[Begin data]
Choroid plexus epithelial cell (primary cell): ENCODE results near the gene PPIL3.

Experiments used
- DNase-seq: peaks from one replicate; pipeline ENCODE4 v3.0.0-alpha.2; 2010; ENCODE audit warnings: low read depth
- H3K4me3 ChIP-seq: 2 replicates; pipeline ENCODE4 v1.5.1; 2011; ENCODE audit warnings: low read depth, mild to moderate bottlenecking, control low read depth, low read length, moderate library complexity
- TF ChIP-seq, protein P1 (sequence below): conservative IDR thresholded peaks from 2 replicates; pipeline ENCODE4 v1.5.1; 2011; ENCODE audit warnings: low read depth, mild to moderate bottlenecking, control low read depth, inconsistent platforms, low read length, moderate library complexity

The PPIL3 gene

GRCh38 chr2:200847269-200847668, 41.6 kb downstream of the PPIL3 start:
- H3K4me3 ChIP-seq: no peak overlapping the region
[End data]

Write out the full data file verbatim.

Choroid plexus epithelial cell (primary cell): ENCODE results near the gene PPIL3.

Experiments used
- DNase-seq: peaks from one replicate; pipeline ENCODE4 v3.0.0-alpha.2; 2010; ENCODE audit warnings: low read depth
- H3K4me3 ChIP-seq: 2 replicates; pipeline ENCODE4 v1.5.1; 2011; ENCODE audit warnings: low read depth, mild to moderate bottlenecking, control low read depth, low read length, moderate library complexity
- TF ChIP-seq, protein P1 (sequence below): conservative IDR thresholded peaks from 2 replicates; pipeline ENCODE4 v1.5.1; 2011; ENCODE audit warnings: low read depth, mild to moderate bottlenecking, control low read depth, inconsistent platforms, low read length, moderate library complexity

The PPIL3 gene

GRCh38 chr2:200847269-200847668, 41.6 kb downstream of the PPIL3 start:
- H3K4me3 ChIP-seq: no peak overlapping the region